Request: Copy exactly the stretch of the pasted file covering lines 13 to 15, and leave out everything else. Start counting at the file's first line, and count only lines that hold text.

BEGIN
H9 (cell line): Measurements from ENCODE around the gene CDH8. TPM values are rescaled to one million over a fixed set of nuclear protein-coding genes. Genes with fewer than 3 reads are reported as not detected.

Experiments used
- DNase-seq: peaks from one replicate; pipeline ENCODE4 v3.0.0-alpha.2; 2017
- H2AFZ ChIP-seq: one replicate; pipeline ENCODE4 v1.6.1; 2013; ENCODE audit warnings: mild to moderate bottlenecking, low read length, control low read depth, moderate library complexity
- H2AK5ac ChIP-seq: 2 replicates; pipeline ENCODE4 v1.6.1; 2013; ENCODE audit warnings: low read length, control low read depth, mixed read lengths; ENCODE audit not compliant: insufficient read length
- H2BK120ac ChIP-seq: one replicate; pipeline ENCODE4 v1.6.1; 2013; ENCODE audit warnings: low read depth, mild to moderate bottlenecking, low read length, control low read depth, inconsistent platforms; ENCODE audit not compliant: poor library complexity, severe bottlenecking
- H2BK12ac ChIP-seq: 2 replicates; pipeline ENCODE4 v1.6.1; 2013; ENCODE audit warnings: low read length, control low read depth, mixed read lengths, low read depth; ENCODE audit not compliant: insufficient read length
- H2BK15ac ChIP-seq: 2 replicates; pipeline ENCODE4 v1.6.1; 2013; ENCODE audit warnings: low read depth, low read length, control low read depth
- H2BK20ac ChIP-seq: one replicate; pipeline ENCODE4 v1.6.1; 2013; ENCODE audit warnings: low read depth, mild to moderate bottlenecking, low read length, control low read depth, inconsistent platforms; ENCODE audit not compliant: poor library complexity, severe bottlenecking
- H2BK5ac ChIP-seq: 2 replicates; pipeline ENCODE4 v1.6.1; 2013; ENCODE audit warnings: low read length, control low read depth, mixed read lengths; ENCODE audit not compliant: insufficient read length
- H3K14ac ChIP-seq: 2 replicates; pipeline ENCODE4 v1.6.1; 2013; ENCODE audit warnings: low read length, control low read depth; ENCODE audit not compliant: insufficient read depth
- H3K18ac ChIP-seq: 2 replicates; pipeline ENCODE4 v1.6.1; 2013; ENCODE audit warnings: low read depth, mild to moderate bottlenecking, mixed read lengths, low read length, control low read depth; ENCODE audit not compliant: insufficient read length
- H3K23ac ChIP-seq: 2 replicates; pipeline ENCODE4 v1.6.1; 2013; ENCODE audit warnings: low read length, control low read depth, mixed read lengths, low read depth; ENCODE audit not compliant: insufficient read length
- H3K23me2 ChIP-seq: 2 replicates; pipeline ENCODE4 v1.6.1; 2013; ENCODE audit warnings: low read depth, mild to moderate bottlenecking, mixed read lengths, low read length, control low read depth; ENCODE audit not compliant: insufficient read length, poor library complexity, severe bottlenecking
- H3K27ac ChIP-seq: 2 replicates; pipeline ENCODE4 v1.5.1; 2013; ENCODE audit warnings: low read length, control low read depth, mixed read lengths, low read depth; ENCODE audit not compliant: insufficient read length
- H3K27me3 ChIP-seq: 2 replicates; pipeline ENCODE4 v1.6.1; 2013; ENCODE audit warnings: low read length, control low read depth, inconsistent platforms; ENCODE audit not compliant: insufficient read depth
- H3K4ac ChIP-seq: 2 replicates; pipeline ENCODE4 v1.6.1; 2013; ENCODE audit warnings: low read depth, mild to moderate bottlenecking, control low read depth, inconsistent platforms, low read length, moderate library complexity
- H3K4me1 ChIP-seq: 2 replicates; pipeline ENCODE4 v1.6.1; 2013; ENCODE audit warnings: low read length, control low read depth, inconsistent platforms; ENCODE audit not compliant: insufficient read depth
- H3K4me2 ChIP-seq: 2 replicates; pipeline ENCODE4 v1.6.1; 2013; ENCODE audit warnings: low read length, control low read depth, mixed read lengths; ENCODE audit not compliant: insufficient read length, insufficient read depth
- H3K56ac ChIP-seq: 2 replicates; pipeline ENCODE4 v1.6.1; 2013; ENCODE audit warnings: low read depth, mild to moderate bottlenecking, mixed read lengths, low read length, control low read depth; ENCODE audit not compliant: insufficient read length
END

- H3K23ac ChIP-seq: 2 replicates; pipeline ENCODE4 v1.6.1; 2013; ENCODE audit warnings: low read length, control low read depth, mixed read lengths, low read depth; ENCODE audit not compliant: insufficient read length
- H3K23me2 ChIP-seq: 2 replicates; pipeline ENCODE4 v1.6.1; 2013; ENCODE audit warnings: low read depth, mild to moderate bottlenecking, mixed read lengths, low read length, control low read depth; ENCODE audit not compliant: insufficient read length, poor library complexity, severe bottlenecking
- H3K27ac ChIP-seq: 2 replicates; pipeline ENCODE4 v1.5.1; 2013; ENCODE audit warnings: low read length, control low read depth, mixed read lengths, low read depth; ENCODE audit not compliant: insufficient read length